Distell’s head winemaker Nië* Groenewald said the 2018 wine grape harvest has been one of the most challenging seasons in recent years.
“The ongoing drought in the Cape has certainly had an impact on this year’s harvest, with some vineyards being water-stressed, but frost, hail and sunburn were also contributing factors in certain areas.
"We have seen slower ripening of the grapes than usual due to smaller canopies, limited water in the soil and that available for irrigation,” he said.
Distell accounts for just under a third of total wine production in South Africa.
Groenewald said Distell’s substantial footprint across wine growing areas of the Cape gives it ready access to grape and wine supplies, helping offset the drop in yields.
“It was definitely one of the most challenging harvesting seasons in recent years. But from what we can judge, the dry growing conditions seem to have had a relatively favourable impact on the quality of our premium quality grapes, depending on the growing area,” he said.
Despite a dry winter last year, early summer (September to November) growing conditions were good with improved conditions of cool weather and some rain in October and November following erratic winter temperatures.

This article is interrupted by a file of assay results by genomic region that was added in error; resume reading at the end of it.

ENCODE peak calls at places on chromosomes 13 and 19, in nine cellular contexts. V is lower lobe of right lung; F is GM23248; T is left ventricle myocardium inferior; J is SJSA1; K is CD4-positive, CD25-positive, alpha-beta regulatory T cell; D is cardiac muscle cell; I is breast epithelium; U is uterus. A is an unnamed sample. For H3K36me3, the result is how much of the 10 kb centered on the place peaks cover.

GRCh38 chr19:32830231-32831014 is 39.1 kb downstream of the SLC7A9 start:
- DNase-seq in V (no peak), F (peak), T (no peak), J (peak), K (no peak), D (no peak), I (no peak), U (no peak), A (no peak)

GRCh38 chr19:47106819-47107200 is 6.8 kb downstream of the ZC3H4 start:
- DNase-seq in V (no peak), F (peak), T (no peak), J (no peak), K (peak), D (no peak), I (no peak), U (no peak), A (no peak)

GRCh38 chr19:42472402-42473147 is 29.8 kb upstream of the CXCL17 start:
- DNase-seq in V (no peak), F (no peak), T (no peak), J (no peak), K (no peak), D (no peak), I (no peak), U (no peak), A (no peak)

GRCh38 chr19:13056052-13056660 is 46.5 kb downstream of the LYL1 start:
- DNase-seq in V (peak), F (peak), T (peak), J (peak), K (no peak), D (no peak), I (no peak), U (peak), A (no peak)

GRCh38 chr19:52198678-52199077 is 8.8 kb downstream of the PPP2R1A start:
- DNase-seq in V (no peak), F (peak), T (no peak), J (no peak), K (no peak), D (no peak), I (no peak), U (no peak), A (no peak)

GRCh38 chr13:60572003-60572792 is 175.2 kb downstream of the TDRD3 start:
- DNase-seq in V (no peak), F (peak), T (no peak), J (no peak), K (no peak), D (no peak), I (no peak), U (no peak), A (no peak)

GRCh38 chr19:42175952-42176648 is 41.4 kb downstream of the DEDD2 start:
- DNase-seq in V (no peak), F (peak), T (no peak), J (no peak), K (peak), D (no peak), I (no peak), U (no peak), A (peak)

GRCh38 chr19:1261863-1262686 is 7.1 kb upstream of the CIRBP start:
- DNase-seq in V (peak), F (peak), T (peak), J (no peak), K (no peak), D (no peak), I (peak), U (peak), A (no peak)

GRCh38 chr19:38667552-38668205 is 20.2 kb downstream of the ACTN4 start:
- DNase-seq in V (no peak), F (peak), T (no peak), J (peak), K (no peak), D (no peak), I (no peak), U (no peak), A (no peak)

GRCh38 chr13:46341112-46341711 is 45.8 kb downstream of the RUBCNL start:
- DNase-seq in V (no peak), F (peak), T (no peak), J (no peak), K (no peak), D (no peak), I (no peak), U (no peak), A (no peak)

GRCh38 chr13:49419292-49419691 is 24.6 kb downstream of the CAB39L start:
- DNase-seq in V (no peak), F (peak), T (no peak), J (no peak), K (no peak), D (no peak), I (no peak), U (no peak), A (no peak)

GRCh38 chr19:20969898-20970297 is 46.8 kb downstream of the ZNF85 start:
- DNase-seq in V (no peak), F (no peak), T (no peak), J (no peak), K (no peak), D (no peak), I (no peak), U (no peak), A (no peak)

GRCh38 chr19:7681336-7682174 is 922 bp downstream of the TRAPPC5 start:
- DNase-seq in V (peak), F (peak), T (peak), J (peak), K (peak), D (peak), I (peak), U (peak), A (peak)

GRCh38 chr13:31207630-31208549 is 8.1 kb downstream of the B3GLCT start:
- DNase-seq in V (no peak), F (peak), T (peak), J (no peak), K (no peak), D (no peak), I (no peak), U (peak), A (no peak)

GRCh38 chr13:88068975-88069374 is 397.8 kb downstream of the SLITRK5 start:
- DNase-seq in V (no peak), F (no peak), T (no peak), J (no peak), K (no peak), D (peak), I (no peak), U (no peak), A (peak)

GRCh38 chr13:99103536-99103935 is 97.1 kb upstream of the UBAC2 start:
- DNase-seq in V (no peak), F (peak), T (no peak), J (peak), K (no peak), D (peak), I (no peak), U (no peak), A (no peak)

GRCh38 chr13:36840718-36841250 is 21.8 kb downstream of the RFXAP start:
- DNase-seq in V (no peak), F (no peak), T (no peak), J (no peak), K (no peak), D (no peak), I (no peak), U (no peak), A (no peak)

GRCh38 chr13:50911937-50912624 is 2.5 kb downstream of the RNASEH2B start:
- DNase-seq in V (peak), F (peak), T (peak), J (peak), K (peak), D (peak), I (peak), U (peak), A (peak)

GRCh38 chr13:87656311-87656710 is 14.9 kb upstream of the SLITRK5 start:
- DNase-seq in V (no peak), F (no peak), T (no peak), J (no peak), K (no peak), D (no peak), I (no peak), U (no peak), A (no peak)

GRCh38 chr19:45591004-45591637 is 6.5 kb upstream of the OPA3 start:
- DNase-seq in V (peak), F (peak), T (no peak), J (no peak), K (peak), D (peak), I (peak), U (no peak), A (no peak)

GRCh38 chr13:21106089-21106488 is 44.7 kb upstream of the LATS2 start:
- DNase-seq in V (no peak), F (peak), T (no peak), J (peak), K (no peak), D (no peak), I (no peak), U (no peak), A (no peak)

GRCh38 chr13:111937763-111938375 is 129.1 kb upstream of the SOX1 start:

“The prevalence of wind during October and November adversely affected flowering. The windy and cool conditions during the spring flowering period spring (September and October) also resulted in ‘poor set’ and therefore a smaller crop,” Groenewald said.
“Poor set” is when grape bunches present berries that differ in size and maturity. It is caused by cold, rainy or otherwise bad weather during the flowering stage of the vines.
“Frost damage at the end of October had a negative impact in certain areas. High temperatures exceeding 35C in December and January, as well as limited availability of water for irrigation, all played a role in shaping this year’s harvest.
“Wine grape growers and producers need to accelerate efforts to adapt to conditions of the drought. This is the new normal.” Groenewald said.